The amendment to section 7A of the Categories Regulation will mirror the definitions of the Prohibited Weapons List. Arguably, a number of the knives on the Prohibited Weapons List may be adequately provided for under subsections (c) and (d), however, the amendment will clarify beyond doubt that the possession of these knives, without a licence, is unlawful.
The Bill does not extend category M weapons to include daggers. The definition of a dagger provided under the National Prohibited Weapons List
extends the parameter of category M weapons to capture knives including
those used in hunting or fishing. The inclusion of a dagger in the legislation is not required to meet the minimum standards of the National Prohibited Weapons List.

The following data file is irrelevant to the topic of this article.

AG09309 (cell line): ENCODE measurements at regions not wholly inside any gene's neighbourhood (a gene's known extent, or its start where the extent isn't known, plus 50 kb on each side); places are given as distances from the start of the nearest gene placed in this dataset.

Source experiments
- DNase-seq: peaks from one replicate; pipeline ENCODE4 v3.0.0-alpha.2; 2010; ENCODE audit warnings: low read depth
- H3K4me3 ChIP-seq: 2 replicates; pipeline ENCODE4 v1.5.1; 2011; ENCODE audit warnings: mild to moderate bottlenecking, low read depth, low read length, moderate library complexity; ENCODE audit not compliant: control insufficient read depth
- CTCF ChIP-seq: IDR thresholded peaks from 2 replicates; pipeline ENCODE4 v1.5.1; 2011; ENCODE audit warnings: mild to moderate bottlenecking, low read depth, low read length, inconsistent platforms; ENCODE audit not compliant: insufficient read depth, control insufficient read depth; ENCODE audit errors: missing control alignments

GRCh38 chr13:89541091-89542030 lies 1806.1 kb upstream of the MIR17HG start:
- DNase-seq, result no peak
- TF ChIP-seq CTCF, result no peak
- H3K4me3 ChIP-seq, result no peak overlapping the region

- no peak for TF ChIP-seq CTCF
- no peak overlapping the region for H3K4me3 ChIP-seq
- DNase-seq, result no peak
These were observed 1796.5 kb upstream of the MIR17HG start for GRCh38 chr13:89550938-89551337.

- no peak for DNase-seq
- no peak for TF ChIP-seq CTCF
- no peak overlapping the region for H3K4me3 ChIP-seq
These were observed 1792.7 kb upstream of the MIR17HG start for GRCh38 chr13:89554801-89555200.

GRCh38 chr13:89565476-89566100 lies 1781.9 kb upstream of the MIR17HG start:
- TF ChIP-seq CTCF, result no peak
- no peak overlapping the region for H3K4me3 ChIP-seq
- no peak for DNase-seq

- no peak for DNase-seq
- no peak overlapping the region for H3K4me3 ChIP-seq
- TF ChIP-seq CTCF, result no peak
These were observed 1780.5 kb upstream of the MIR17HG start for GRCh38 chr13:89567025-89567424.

The amendments restricts the possession and use of a laser pointer with an output greater than 1 milliwatt to persons with a genuine reasonable excuse. A reasonable excuse is defined in the Act and allows members of recognised astronomical organisations and people who have genuine occupational reasons to have possession of a laser pointer with a power output of less than 20 milliwatts. Firearms licensees who have possession of a firearm that has the capacity to use a laser pointer with a power output of less than 10 milliwatts will also be considered a reasonable excuse. The possession and use of laser pointers for any purpose will not be restricted where the
laser pointer is less than 1 milliwatt. The regulation of laser pointers will align Queensland with other Australian jurisdictions and the Customs (Prohibited Imports) Regulation 1956 (Cth) which restricts the importation of laser pointers.